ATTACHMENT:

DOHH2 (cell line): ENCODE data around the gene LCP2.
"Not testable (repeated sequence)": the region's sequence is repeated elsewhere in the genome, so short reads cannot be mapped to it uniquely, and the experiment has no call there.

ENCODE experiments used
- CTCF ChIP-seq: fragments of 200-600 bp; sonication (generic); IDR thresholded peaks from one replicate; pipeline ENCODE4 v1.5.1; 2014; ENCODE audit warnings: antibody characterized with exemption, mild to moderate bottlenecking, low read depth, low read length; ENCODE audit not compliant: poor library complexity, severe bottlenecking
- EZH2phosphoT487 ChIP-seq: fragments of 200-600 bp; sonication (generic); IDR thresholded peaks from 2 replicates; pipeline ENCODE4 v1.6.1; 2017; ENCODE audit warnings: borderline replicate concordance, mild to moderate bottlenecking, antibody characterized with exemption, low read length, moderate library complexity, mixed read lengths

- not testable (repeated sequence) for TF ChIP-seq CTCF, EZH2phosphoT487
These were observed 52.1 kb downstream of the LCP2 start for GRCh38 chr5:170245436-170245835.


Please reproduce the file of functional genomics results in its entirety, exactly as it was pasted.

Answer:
DOHH2 (cell line): ENCODE data around the gene LCP2.
"Not testable (repeated sequence)": the region's sequence is repeated elsewhere in the genome, so short reads cannot be mapped to it uniquely, and the experiment has no call there.

ENCODE experiments used
- CTCF ChIP-seq: fragments of 200-600 bp; sonication (generic); IDR thresholded peaks from one replicate; pipeline ENCODE4 v1.5.1; 2014; ENCODE audit warnings: antibody characterized with exemption, mild to moderate bottlenecking, low read depth, low read length; ENCODE audit not compliant: poor library complexity, severe bottlenecking
- EZH2phosphoT487 ChIP-seq: fragments of 200-600 bp; sonication (generic); IDR thresholded peaks from 2 replicates; pipeline ENCODE4 v1.6.1; 2017; ENCODE audit warnings: borderline replicate concordance, mild to moderate bottlenecking, antibody characterized with exemption, low read length, moderate library complexity, mixed read lengths

- not testable (repeated sequence) for TF ChIP-seq CTCF, EZH2phosphoT487
These were observed 52.1 kb downstream of the LCP2 start for GRCh38 chr5:170245436-170245835.